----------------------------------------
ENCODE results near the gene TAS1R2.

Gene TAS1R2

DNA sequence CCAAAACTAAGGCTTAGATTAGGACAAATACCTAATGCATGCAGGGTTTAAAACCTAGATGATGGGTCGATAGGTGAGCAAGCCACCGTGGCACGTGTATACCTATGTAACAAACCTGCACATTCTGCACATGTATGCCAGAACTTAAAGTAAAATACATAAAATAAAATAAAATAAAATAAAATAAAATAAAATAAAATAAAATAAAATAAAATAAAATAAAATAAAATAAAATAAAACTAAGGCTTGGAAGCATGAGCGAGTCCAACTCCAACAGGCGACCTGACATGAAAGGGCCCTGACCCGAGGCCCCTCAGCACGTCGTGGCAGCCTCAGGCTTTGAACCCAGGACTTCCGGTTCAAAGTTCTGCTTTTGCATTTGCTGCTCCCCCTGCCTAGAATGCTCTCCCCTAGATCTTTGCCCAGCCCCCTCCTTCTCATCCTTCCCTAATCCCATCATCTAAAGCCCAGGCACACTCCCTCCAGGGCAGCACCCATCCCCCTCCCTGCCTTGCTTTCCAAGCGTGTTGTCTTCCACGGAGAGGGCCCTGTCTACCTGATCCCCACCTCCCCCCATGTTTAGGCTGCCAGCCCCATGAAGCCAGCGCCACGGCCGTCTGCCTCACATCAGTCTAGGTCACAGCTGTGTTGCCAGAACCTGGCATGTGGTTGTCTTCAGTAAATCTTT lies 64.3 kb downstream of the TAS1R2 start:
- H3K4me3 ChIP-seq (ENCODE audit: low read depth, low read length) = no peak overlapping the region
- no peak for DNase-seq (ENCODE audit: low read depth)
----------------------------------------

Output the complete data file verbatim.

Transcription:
ENCODE results near the gene TAS1R2.

Gene TAS1R2

DNA sequence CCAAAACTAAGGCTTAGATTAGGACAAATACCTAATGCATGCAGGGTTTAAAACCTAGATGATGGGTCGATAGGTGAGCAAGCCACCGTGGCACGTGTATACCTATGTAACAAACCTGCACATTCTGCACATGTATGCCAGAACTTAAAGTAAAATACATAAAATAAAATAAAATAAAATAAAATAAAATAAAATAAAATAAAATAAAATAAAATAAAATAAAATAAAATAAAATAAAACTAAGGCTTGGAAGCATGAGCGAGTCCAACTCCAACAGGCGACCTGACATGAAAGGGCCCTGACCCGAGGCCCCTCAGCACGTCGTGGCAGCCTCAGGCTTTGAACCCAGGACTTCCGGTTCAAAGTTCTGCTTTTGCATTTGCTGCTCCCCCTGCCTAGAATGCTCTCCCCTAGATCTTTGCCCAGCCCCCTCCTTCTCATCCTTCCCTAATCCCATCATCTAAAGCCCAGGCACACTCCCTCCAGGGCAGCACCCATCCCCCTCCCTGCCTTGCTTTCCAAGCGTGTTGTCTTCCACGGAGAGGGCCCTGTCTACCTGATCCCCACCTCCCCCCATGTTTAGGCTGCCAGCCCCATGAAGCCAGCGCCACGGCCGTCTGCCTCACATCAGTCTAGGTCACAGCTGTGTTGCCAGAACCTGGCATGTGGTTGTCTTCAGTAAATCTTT lies 64.3 kb downstream of the TAS1R2 start:
- H3K4me3 ChIP-seq (ENCODE audit: low read depth, low read length) = no peak overlapping the region
- no peak for DNase-seq (ENCODE audit: low read depth)